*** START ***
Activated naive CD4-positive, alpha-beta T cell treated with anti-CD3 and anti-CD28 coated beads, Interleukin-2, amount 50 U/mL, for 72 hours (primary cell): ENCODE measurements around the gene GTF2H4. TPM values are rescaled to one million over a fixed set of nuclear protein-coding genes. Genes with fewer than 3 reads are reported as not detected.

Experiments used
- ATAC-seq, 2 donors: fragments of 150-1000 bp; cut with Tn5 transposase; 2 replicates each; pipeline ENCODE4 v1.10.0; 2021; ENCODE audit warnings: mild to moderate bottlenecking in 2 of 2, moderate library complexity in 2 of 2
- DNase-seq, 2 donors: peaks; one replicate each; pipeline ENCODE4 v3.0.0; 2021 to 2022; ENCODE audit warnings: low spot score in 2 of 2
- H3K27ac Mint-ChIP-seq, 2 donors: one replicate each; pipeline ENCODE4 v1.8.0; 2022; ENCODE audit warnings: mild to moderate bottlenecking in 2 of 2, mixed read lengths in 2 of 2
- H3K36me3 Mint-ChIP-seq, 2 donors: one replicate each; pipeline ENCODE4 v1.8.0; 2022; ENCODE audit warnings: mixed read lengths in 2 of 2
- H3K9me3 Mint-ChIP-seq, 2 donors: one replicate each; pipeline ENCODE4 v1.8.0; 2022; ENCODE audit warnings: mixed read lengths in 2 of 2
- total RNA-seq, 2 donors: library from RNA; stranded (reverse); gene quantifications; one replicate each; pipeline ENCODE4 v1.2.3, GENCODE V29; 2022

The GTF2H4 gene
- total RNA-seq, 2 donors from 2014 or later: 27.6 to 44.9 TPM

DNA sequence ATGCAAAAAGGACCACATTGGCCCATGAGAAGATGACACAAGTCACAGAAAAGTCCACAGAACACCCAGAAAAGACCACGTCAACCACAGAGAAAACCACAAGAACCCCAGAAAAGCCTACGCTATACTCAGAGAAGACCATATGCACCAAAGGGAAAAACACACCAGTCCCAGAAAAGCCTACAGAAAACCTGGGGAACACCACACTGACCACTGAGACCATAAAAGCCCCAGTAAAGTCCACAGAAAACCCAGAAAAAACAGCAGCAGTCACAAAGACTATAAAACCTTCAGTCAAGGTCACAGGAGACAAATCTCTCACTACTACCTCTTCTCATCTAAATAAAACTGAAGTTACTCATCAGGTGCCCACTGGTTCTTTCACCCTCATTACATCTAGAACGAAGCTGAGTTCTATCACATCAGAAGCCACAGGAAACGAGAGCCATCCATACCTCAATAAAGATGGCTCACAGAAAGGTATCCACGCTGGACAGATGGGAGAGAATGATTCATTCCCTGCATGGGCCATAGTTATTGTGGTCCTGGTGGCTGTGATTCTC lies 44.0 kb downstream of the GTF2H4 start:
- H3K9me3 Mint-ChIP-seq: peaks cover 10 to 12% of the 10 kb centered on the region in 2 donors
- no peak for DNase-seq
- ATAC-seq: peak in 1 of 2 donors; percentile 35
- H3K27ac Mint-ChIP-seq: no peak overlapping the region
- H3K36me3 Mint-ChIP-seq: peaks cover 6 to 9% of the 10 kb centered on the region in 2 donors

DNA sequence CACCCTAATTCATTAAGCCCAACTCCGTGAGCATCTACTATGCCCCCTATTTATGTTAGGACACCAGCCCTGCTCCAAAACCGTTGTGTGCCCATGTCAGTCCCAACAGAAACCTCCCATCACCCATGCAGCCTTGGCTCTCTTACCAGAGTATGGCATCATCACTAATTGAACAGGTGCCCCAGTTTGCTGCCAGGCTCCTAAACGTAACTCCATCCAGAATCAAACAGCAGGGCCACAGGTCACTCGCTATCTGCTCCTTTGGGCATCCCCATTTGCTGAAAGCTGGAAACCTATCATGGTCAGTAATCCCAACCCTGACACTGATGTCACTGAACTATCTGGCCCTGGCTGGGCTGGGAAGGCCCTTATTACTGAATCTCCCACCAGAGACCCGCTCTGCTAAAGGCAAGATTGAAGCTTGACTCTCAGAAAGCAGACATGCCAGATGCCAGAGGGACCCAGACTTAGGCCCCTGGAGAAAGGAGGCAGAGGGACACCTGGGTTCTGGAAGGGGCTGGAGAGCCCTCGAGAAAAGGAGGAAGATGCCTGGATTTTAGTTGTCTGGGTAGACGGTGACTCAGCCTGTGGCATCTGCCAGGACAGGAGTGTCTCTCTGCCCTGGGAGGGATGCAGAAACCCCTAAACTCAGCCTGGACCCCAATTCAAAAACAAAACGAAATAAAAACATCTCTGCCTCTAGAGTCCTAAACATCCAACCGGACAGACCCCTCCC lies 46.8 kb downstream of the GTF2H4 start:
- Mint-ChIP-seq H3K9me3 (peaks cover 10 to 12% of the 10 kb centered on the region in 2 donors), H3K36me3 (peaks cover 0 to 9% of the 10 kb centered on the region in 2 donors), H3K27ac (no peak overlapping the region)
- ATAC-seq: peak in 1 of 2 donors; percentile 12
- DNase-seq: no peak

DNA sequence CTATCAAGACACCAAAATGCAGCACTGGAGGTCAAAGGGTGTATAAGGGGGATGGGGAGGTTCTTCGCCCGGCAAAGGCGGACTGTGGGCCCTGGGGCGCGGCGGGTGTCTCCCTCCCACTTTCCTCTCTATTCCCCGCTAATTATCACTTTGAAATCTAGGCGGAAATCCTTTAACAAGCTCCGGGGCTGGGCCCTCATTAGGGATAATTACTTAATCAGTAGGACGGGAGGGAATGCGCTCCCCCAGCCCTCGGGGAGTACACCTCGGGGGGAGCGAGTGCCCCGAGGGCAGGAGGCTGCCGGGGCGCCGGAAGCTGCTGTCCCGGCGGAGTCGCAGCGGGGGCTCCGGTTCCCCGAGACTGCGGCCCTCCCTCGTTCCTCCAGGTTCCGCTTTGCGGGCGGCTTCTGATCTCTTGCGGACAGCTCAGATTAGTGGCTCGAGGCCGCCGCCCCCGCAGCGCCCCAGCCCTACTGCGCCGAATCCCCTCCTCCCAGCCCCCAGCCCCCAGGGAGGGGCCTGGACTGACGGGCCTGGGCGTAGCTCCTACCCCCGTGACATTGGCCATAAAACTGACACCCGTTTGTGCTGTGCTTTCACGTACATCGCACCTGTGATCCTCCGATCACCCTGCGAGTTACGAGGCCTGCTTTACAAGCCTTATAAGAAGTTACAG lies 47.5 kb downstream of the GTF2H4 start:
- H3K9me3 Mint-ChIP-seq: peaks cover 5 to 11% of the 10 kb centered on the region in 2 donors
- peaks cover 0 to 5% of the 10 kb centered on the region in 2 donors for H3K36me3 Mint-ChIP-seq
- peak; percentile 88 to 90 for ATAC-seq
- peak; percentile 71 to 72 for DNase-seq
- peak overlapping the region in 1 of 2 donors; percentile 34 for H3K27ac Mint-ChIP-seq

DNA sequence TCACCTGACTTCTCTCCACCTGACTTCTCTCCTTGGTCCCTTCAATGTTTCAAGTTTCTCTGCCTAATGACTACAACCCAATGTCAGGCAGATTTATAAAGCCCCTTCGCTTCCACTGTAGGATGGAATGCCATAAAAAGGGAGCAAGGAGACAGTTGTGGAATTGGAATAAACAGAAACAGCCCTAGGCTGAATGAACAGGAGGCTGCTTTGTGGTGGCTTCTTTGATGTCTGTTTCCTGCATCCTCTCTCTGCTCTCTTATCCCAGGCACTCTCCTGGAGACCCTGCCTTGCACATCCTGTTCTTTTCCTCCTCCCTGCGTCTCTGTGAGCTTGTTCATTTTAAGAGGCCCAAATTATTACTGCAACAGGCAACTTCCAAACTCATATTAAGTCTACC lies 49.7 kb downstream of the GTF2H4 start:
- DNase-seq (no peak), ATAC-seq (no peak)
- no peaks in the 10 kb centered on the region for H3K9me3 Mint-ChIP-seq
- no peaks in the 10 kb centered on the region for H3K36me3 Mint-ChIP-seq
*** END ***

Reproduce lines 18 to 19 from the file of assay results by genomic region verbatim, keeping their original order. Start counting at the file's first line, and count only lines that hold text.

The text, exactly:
- Mint-ChIP-seq H3K9me3 (peaks cover 10 to 12% of the 10 kb centered on the region in 2 donors), H3K36me3 (peaks cover 0 to 9% of the 10 kb centered on the region in 2 donors), H3K27ac (no peak overlapping the region)
- ATAC-seq: peak in 1 of 2 donors; percentile 12